Using community for energy risk management

Companies face three main dimensions of energy risk — unpredictable and probably rising prices, availability and reliability, and environmental impacts and costs. Energy Expert Peter Garforth examines how the surrounding community can help you manage these risks.

By Peter Garforth

A recurring theme in this column has been the challenge that companies face in managing the three main dimensions of energy risk — unpredictable and probably rising prices, availability and reliability, and environmental impacts and costs. This month, we’ll explore the potential role of the surrounding community in helping companies manage these risks.

Companies are in regular contact with city and state governments to select a site for a new facility, or to decide whether to invest in expansion or upgrade of an existing site. Communities are interested in attracting and generating quality employment opportunities. The company is interested in having the most productive workforce and location. The result is usually a range of tax and other incentives combined with some degree of commitment from the company to support medium- to long-term employment. If energy is discussed at all, it’s usually about fairly predictable commodity pricing agreements and providing sufficient gas and electricity capacity. There’s rarely a strategic conversation that leads to vastly more productive energy relationships.

Most manufacturing plants need a mix of energy-related utilities in addition to electricity and natural gas. These can include large amounts of cooling, heating, process steam and compressed air. If it needs process steam, for example, a company has to design a facility with enough space for the steam boilers, install them, and maintain them with specialists. If the community could offer an industrial park where process-grade steam was provided as a utility, the company’s investment and operating costs would drop and the real estate footprint would be reduced, making for a very real long-term incentive. There would be similar benefits for a company needing large amounts of cooling, heating or compressed air.

From the community side, it can frequently be cost-effective and environmentally attractive to supply a portfolio of services. Heat and steam can be recovered from cogeneration and reliably distributed at low cost. Cooling can be had through a blend of heat recovery and electric chillers and reliably and cheaply distributed.

Centralized compressors, chillers and heating also allow the benefit of “coincidence” efficiencies — not everyone needs maximum energy services at the same time, so a service supplying multiple users can be sized somewhat smaller than the equivalent made up of individual equipment. The effect is a system with reduced capital cost, lower operating costs and reduced environmental footprint. Last, but certainly not least, integrated energy architecture makes it easier to consider less traditional fuels such as biomass or combustible municipal waste.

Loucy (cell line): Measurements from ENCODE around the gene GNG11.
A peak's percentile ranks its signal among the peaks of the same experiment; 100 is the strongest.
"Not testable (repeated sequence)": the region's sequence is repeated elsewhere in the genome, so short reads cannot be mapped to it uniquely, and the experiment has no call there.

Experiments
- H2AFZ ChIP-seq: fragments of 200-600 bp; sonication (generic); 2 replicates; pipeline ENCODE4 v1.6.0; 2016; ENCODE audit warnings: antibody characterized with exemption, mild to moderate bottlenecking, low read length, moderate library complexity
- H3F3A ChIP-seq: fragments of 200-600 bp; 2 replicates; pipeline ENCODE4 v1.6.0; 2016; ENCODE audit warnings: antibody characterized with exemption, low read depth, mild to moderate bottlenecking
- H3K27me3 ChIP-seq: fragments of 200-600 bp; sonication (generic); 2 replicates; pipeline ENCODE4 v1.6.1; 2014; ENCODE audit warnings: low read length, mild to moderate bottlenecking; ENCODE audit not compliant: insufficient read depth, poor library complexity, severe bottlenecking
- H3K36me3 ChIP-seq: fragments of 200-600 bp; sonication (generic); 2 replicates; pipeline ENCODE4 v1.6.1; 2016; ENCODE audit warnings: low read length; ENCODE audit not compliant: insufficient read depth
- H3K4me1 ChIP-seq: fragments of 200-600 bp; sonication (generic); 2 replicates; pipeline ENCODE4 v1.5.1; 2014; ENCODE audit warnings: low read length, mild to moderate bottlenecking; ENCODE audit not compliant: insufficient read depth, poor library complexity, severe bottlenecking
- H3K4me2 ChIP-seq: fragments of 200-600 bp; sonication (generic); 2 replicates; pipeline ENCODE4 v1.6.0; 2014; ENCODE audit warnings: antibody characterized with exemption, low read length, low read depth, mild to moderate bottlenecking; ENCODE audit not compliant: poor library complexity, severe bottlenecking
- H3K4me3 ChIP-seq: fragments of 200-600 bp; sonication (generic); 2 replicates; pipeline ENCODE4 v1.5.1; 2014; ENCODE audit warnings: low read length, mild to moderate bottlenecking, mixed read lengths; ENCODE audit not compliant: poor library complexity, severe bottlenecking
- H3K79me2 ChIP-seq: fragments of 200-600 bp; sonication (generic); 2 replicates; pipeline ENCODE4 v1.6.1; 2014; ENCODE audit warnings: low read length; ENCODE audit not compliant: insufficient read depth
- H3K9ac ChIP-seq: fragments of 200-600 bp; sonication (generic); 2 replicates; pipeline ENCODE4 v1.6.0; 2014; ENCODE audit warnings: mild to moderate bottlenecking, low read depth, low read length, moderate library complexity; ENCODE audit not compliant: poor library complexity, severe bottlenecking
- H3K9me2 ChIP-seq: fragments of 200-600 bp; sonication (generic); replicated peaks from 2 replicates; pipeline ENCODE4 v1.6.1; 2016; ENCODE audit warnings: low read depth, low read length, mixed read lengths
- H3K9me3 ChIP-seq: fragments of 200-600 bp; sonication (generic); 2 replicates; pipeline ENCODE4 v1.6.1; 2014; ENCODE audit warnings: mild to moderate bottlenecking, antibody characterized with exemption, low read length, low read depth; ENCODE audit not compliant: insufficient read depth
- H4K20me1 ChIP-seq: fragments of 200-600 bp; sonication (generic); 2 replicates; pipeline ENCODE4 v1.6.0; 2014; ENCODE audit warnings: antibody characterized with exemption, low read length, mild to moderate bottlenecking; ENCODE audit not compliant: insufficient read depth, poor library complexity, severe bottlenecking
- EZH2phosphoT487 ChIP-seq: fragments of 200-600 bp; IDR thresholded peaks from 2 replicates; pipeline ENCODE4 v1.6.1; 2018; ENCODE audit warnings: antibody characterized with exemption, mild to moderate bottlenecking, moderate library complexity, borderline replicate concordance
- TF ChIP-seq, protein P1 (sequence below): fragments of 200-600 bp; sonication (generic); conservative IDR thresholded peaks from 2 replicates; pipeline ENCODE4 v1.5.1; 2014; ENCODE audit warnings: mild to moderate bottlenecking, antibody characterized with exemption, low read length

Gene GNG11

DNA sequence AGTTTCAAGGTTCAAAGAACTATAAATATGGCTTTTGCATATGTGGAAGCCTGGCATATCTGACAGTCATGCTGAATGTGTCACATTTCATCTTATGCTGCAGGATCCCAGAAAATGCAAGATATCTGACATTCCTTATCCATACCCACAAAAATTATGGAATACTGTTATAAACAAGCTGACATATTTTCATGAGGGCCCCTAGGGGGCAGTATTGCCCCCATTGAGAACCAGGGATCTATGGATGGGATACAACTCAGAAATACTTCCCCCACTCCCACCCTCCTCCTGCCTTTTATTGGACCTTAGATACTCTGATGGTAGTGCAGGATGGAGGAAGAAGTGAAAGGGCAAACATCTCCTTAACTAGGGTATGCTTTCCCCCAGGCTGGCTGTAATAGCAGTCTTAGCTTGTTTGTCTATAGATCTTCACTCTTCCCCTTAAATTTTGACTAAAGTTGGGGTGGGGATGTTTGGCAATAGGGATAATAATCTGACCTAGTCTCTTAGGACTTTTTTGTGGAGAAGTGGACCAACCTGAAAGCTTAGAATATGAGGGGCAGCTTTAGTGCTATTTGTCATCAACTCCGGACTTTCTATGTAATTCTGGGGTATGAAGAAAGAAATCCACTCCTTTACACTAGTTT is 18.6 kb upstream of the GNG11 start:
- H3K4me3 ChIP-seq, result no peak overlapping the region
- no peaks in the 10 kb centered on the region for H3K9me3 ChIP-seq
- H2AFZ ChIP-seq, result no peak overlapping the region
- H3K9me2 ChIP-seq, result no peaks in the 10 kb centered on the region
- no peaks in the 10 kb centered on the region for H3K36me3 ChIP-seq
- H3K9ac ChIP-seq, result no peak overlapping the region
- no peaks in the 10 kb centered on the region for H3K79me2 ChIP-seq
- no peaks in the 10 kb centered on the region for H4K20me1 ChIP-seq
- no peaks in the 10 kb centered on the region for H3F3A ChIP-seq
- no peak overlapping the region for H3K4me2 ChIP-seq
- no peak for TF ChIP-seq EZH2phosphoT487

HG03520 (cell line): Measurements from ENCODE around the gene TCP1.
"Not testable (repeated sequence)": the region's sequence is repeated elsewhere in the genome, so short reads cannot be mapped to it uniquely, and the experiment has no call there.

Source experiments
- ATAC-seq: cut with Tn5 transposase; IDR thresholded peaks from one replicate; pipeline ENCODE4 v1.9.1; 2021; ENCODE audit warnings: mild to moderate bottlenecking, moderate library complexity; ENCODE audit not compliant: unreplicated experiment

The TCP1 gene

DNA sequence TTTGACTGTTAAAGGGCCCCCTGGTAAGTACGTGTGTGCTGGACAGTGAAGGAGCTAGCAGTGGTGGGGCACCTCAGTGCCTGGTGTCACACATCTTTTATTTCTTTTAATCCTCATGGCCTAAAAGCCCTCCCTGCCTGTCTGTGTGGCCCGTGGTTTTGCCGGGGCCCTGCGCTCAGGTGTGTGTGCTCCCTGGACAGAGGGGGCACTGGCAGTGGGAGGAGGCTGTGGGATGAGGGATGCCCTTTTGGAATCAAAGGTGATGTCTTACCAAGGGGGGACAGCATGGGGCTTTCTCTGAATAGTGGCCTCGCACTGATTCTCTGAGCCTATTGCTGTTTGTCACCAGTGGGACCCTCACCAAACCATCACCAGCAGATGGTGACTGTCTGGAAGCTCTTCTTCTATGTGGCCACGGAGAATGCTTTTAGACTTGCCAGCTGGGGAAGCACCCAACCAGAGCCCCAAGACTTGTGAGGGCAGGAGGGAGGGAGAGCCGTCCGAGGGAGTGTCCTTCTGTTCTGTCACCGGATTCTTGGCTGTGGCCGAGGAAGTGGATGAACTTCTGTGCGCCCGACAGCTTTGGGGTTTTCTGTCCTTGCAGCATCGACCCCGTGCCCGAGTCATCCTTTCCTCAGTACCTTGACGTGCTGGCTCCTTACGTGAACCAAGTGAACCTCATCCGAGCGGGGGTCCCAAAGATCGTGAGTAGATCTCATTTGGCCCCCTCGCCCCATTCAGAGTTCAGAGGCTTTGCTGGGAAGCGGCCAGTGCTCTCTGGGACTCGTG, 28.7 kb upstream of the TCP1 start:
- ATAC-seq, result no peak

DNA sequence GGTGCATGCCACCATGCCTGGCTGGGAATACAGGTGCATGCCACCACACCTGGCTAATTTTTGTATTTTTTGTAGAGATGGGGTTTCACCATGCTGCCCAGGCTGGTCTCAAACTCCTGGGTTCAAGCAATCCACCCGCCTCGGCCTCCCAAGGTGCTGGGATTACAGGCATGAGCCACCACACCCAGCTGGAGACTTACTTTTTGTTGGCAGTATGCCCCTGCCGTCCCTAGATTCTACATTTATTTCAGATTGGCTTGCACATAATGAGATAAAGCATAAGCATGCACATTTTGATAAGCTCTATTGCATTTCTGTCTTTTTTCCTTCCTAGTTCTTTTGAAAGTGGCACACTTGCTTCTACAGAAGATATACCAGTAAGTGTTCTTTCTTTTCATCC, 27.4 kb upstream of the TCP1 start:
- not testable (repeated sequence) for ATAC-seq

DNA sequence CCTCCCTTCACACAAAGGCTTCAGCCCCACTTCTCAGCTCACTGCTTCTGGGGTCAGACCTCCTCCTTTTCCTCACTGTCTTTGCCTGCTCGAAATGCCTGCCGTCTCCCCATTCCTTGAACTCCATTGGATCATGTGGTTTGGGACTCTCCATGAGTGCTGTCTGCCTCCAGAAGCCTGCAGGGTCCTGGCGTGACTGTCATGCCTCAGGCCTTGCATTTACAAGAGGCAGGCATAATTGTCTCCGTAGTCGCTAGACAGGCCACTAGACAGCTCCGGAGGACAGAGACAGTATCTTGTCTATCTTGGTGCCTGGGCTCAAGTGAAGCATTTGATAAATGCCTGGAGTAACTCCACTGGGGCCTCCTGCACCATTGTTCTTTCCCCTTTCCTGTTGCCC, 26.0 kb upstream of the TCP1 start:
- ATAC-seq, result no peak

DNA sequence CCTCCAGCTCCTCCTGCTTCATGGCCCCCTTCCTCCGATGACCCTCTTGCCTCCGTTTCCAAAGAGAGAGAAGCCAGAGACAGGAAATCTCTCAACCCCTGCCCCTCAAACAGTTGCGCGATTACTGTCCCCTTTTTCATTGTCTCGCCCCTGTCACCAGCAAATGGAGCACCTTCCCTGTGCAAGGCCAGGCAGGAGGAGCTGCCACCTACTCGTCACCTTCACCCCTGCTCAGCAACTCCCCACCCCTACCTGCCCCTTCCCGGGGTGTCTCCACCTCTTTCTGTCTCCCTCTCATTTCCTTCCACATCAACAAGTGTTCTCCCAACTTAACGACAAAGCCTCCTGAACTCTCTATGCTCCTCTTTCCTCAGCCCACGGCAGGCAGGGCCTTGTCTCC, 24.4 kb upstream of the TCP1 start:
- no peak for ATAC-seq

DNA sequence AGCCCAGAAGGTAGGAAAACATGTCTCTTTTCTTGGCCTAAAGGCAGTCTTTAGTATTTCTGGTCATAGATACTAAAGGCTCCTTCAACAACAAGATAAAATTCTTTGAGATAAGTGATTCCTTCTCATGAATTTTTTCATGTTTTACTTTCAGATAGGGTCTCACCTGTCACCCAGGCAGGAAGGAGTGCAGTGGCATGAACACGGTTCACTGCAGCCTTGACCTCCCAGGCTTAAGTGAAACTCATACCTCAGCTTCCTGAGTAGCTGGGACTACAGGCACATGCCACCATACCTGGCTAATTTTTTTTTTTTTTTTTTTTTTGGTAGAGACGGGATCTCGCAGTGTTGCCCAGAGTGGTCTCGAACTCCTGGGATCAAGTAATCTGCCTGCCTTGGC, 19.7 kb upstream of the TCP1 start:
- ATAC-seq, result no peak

If the benefits for community and users are potentially so great, why are industrial and commercial parks with multi-utility supplies relatively rare? I have the privilege of advising a Canadian city on long-term energy planning to ensure they remain an attractive destination for investors and radically reduce environmental impact. One of my recommendations is to develop multi-utility services tailored for industrial and commercial users. Not unreasonably, there’s a debate about whether such communal investments would pay off and whether the commercial and industrial would be comfortable with nontraditional energy services.

In a situation like this, a single major employer asking for these kinds of services as a part of a community incentive package would have major negotiating power. For the community, it will serve as a customer-of-first-resort to seed development of the wider system. For the company, it results in lower-cost, reliable energy services tailored to their specific business needs.

There are more subtle benefits as well. As the system serves more clients, its coincidence efficiency increases, further raising its potential to reduce costs. Multi-utility systems can generate less greenhouse gas, benefiting the user, the community and the planet in a variety of ways. Such systems, once in place, become a magnet for other high-quality investors, benefiting the community as a whole, and leading to a wider and deeper talent pool for local businesses.

This approach has been around for many years in parts of Europe. As one small example, the city utility of Mannheim, Germany delivers process steam, heating, natural gas and electricity to an industrial park on an island in the Rhine River. This mix of services has attracted high-quality investors, including leading pharmaceutical, food and metal-processing companies. Incidentally, a significant part of the energy is fuelled by municipal waste and biomass.

Austin, Texas is developing a major commercial park in which Austin Energy will deliver heating, cooling and compressed air along with traditional utilities. Again, the motivation is the combined objectives of attracting high-quality investors and improving environmental and economic performance of the utility.

Companies should consider including more creative and holistic energy needs as a part of their community negotiations around incentives. They can offer value that extends well beyond the more traditional tax and other incentives.

Peter Garforth is principal of Garforth International LLC, Toledo, Ohio. He can be reached at garforthp@cs.com.

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